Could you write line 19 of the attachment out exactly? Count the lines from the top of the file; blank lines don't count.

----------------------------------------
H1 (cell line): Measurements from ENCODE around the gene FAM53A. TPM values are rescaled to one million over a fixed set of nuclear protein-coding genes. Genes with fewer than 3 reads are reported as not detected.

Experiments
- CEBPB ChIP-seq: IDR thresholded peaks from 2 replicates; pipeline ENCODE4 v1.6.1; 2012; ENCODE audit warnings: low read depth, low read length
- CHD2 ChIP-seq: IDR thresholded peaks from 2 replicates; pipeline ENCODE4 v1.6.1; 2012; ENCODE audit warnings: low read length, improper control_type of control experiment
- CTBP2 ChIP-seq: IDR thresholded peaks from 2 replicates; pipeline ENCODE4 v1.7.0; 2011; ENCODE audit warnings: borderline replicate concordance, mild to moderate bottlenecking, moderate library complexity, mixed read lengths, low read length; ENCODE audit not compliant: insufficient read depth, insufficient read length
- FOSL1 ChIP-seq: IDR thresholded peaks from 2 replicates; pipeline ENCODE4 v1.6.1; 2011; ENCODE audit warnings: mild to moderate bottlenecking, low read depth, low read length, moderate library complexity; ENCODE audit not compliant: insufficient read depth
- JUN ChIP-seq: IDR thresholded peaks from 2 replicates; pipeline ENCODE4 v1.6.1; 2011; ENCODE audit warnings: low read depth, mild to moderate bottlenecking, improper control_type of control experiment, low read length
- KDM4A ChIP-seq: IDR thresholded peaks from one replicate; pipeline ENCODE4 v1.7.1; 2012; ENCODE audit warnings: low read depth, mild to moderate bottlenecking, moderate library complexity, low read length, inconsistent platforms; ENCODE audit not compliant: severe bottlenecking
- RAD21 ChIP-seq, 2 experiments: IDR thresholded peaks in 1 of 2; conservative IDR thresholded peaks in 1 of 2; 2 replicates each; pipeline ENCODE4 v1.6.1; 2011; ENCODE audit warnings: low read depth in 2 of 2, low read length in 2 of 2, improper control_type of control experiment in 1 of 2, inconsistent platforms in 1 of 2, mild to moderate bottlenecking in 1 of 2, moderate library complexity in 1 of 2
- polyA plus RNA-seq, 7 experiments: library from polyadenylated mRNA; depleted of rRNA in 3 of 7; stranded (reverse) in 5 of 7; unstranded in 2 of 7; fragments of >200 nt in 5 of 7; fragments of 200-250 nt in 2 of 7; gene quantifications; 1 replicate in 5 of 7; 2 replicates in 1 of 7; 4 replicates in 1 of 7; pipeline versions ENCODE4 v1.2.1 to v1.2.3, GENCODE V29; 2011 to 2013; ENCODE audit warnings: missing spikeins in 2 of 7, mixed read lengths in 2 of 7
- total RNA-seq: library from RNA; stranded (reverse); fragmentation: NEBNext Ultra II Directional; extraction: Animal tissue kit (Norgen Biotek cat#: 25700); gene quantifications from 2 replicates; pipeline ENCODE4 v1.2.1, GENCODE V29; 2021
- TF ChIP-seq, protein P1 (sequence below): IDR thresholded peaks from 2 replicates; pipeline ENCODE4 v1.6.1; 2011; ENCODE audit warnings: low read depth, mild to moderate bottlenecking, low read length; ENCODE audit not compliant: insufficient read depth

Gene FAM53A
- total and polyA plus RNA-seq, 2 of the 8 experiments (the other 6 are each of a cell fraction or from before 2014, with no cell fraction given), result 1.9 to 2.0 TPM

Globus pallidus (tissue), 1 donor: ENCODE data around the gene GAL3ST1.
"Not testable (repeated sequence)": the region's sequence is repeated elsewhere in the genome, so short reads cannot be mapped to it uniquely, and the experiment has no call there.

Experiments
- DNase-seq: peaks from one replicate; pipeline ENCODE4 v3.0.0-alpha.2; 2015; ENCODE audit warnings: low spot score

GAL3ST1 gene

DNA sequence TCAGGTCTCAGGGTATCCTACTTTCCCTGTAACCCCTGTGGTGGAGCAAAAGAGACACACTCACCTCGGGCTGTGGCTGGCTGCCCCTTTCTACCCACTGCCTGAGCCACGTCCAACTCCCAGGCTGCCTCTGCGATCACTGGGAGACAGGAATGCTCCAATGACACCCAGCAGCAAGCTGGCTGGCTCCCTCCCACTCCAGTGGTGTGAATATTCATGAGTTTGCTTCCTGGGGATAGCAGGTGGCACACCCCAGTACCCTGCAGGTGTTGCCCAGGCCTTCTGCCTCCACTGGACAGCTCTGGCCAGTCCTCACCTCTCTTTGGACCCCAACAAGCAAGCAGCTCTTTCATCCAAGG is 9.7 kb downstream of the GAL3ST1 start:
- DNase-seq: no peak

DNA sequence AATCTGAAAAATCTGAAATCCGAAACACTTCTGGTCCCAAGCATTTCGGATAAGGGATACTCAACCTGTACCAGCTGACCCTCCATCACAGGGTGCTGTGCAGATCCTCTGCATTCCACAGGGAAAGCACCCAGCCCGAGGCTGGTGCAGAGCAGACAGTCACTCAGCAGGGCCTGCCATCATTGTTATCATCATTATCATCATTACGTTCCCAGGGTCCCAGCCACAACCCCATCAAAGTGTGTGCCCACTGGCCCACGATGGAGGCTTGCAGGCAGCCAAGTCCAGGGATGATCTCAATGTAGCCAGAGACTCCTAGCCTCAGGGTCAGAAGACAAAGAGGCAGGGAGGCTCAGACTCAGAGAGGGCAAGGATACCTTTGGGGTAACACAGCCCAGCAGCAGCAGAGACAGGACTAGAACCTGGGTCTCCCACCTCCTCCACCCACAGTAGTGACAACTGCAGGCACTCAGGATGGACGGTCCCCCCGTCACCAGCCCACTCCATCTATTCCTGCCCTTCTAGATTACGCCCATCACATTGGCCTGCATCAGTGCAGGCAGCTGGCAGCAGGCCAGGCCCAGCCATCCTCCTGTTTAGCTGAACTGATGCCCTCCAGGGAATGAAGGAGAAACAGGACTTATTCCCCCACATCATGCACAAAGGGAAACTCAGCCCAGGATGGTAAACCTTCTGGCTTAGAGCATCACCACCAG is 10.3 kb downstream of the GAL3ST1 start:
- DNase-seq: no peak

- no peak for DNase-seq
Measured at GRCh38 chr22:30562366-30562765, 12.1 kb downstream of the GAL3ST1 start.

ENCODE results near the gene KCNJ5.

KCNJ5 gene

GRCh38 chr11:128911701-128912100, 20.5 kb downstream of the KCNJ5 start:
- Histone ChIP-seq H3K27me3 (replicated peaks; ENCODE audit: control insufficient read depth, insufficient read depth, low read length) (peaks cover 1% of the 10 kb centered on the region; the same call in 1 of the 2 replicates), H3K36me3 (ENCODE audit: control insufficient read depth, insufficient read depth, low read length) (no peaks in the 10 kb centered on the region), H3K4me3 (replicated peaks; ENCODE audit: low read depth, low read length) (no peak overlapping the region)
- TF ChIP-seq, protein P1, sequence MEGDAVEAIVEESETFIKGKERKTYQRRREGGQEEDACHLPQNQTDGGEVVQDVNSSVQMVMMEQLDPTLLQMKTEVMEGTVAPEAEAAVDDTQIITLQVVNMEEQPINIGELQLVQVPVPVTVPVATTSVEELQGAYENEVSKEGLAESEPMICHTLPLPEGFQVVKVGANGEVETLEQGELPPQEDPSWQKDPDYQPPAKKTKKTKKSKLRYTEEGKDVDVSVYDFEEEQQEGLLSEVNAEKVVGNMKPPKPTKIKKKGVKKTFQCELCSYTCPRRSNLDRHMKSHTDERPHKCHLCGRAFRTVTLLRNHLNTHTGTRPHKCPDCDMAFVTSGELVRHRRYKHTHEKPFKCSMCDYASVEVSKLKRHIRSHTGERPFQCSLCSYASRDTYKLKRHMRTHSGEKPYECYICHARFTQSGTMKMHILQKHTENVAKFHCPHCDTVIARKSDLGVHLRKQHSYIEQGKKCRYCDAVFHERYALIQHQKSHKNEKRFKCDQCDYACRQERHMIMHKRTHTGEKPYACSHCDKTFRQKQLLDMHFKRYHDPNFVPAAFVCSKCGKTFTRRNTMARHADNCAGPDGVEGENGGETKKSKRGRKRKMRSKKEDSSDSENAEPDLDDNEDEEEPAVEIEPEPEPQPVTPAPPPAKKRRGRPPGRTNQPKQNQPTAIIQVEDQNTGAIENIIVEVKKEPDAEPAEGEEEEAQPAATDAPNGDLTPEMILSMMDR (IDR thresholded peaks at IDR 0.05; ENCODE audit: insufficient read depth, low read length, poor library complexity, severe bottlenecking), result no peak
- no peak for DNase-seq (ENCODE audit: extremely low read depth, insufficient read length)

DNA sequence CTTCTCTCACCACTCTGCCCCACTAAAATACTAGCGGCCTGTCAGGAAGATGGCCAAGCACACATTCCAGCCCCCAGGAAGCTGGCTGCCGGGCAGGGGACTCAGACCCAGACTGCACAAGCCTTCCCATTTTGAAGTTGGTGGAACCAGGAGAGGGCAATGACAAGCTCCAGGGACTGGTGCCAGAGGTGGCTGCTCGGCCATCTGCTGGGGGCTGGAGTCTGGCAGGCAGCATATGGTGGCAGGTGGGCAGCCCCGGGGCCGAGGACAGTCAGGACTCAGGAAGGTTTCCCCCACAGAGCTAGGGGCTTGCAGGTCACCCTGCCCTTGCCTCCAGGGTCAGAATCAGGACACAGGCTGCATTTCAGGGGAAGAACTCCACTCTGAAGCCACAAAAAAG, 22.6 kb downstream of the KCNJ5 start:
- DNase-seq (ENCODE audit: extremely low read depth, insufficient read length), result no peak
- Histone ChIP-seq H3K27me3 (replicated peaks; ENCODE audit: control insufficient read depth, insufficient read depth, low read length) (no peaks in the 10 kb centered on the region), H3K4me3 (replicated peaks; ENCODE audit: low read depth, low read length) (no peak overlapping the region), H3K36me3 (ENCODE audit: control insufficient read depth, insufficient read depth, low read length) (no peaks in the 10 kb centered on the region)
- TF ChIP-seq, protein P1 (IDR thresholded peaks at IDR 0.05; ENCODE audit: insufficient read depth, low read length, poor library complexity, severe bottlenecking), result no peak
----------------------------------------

GAL3ST1 gene